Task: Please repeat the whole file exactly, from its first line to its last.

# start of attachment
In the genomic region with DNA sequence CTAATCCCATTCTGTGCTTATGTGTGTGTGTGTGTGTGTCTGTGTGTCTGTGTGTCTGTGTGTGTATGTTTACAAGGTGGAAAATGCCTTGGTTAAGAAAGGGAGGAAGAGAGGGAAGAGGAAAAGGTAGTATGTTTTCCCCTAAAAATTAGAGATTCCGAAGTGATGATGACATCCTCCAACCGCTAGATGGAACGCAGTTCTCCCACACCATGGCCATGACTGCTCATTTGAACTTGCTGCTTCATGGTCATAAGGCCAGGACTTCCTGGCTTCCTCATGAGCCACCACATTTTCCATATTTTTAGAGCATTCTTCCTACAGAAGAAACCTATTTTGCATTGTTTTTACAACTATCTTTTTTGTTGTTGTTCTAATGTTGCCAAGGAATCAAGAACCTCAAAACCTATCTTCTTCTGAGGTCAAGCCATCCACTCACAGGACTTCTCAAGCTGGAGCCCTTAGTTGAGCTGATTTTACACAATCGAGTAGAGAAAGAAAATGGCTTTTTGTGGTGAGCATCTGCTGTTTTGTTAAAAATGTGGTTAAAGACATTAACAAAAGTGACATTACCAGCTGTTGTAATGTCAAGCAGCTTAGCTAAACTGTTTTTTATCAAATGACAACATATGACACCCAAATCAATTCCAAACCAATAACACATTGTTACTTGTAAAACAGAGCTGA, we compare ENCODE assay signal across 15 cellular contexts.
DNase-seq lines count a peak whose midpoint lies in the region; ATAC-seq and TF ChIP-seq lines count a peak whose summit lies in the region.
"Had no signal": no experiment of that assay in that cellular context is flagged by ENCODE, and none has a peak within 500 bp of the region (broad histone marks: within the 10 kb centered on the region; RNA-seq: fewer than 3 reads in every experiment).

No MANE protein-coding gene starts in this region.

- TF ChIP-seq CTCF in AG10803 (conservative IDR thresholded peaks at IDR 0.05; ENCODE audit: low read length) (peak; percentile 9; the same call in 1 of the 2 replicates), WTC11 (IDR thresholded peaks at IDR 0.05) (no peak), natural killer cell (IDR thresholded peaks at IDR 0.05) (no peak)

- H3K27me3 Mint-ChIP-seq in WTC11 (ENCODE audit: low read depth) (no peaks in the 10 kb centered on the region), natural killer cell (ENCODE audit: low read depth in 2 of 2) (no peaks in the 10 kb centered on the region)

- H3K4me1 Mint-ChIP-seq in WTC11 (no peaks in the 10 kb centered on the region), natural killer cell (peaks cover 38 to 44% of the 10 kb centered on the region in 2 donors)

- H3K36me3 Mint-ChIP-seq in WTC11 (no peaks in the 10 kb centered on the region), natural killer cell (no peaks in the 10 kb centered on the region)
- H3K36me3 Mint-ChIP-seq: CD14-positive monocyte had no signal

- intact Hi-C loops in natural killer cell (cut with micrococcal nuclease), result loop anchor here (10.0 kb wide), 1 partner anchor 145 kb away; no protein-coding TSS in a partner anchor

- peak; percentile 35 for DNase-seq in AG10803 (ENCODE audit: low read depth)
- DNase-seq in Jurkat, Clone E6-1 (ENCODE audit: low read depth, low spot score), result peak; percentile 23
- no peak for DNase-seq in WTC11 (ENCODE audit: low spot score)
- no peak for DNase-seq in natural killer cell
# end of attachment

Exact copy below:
In the genomic region with DNA sequence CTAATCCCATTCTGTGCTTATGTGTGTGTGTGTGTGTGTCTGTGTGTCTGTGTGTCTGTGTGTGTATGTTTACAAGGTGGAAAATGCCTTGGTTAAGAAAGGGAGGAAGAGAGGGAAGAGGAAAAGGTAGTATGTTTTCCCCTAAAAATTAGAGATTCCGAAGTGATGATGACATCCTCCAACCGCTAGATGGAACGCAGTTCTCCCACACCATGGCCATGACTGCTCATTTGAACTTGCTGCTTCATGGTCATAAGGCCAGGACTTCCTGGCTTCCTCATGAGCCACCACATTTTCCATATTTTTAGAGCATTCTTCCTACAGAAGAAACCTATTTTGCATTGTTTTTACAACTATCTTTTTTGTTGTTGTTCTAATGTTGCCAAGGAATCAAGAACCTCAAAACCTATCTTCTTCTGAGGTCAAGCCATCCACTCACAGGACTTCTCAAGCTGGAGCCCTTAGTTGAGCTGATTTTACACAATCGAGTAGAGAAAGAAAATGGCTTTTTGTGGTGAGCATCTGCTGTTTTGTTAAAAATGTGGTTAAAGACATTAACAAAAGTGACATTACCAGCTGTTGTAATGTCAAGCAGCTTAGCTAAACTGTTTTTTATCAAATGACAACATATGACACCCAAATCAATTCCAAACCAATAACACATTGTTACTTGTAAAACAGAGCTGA, we compare ENCODE assay signal across 15 cellular contexts.
DNase-seq lines count a peak whose midpoint lies in the region; ATAC-seq and TF ChIP-seq lines count a peak whose summit lies in the region.
"Had no signal": no experiment of that assay in that cellular context is flagged by ENCODE, and none has a peak within 500 bp of the region (broad histone marks: within the 10 kb centered on the region; RNA-seq: fewer than 3 reads in every experiment).

No MANE protein-coding gene starts in this region.

- TF ChIP-seq CTCF in AG10803 (conservative IDR thresholded peaks at IDR 0.05; ENCODE audit: low read length) (peak; percentile 9; the same call in 1 of the 2 replicates), WTC11 (IDR thresholded peaks at IDR 0.05) (no peak), natural killer cell (IDR thresholded peaks at IDR 0.05) (no peak)

- H3K27me3 Mint-ChIP-seq in WTC11 (ENCODE audit: low read depth) (no peaks in the 10 kb centered on the region), natural killer cell (ENCODE audit: low read depth in 2 of 2) (no peaks in the 10 kb centered on the region)

- H3K4me1 Mint-ChIP-seq in WTC11 (no peaks in the 10 kb centered on the region), natural killer cell (peaks cover 38 to 44% of the 10 kb centered on the region in 2 donors)

- H3K36me3 Mint-ChIP-seq in WTC11 (no peaks in the 10 kb centered on the region), natural killer cell (no peaks in the 10 kb centered on the region)
- H3K36me3 Mint-ChIP-seq: CD14-positive monocyte had no signal

- intact Hi-C loops in natural killer cell (cut with micrococcal nuclease), result loop anchor here (10.0 kb wide), 1 partner anchor 145 kb away; no protein-coding TSS in a partner anchor

- peak; percentile 35 for DNase-seq in AG10803 (ENCODE audit: low read depth)
- DNase-seq in Jurkat, Clone E6-1 (ENCODE audit: low read depth, low spot score), result peak; percentile 23
- no peak for DNase-seq in WTC11 (ENCODE audit: low spot score)
- no peak for DNase-seq in natural killer cell